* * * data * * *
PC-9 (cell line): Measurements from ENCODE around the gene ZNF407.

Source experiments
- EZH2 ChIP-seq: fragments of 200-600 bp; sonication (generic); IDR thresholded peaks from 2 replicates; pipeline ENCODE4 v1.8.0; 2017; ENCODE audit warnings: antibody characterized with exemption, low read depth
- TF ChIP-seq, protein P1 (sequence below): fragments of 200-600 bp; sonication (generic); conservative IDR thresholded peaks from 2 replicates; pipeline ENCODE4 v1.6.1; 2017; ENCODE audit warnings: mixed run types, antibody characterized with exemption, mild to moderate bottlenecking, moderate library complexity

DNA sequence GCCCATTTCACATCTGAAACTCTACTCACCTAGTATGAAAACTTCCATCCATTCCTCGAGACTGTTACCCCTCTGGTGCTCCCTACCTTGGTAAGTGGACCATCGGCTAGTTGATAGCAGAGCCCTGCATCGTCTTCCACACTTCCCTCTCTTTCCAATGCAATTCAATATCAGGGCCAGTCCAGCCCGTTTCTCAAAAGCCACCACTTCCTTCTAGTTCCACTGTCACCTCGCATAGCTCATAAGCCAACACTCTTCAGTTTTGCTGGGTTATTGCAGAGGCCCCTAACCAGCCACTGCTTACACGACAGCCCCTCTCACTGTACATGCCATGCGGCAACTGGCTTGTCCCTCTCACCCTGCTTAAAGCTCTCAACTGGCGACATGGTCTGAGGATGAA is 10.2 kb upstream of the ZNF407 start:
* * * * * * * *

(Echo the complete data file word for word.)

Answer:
PC-9 (cell line): Measurements from ENCODE around the gene ZNF407.

Source experiments
- EZH2 ChIP-seq: fragments of 200-600 bp; sonication (generic); IDR thresholded peaks from 2 replicates; pipeline ENCODE4 v1.8.0; 2017; ENCODE audit warnings: antibody characterized with exemption, low read depth
- TF ChIP-seq, protein P1 (sequence below): fragments of 200-600 bp; sonication (generic); conservative IDR thresholded peaks from 2 replicates; pipeline ENCODE4 v1.6.1; 2017; ENCODE audit warnings: mixed run types, antibody characterized with exemption, mild to moderate bottlenecking, moderate library complexity

DNA sequence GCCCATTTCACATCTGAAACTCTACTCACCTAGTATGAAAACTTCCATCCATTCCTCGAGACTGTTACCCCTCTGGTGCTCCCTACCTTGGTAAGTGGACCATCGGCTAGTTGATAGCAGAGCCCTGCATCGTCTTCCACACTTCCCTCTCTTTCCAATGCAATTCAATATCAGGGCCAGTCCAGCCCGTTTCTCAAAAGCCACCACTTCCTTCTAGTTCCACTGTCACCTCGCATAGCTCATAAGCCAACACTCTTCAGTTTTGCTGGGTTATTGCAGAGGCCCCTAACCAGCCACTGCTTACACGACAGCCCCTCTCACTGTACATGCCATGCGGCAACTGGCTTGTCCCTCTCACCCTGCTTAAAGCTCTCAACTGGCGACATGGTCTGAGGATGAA is 10.2 kb upstream of the ZNF407 start: